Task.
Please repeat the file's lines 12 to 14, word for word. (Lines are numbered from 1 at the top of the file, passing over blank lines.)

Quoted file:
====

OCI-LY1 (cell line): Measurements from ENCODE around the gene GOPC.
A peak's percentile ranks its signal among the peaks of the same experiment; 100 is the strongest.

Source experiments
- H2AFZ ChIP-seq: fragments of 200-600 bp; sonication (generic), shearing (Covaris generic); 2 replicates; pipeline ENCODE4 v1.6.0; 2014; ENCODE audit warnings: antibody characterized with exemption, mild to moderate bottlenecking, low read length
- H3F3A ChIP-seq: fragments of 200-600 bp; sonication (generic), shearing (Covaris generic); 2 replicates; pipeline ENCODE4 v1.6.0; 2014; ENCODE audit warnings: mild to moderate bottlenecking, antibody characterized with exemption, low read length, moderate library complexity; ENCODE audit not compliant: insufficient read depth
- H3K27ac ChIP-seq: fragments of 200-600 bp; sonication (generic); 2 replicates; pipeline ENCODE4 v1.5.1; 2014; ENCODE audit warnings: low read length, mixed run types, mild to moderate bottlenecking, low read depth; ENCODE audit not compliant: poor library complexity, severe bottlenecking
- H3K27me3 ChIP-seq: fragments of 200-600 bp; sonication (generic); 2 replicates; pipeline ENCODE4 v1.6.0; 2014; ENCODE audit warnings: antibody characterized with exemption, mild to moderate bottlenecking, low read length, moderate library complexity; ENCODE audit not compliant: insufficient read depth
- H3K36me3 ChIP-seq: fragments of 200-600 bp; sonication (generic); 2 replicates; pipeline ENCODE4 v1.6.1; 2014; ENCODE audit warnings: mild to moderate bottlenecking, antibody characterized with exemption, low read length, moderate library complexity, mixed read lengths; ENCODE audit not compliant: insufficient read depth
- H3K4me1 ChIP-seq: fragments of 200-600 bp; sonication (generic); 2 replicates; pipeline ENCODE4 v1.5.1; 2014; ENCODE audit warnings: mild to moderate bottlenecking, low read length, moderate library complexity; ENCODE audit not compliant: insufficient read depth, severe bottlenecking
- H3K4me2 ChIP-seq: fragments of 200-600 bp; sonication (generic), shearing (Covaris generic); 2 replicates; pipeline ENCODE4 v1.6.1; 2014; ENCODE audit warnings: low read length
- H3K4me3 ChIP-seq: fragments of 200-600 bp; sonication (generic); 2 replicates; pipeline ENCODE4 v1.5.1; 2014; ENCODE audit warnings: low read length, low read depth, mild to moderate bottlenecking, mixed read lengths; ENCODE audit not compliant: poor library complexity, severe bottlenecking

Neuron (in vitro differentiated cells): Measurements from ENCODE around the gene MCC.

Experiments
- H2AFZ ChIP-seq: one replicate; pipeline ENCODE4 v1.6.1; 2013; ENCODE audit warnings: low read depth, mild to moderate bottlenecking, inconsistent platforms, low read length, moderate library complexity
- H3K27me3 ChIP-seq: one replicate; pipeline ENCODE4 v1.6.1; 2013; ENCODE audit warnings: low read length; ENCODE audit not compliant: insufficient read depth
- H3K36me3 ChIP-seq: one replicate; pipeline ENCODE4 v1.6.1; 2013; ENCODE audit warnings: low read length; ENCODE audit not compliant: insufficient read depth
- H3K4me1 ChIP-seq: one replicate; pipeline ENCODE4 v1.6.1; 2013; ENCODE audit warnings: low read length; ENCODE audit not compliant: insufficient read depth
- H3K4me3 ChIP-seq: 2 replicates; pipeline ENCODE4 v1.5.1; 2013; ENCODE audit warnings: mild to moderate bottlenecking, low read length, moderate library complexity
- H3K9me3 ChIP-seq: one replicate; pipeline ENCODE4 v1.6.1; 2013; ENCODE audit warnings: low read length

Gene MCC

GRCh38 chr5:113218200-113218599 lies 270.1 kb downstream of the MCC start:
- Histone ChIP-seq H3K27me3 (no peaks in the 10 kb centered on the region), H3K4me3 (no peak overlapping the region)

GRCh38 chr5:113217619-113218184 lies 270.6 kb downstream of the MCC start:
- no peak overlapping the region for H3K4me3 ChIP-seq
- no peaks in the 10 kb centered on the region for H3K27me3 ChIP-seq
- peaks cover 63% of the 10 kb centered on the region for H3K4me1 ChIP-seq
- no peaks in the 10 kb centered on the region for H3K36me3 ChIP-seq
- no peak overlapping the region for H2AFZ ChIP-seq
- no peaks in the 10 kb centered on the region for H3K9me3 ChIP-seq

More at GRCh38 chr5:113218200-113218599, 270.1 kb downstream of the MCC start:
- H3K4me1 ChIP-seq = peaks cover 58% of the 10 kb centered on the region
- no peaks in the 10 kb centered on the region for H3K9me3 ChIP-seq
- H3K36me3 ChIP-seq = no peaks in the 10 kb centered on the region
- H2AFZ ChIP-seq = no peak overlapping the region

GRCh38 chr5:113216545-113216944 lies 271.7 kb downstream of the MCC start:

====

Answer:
Neuron (in vitro differentiated cells): Measurements from ENCODE around the gene MCC.

Experiments
- H2AFZ ChIP-seq: one replicate; pipeline ENCODE4 v1.6.1; 2013; ENCODE audit warnings: low read depth, mild to moderate bottlenecking, inconsistent platforms, low read length, moderate library complexity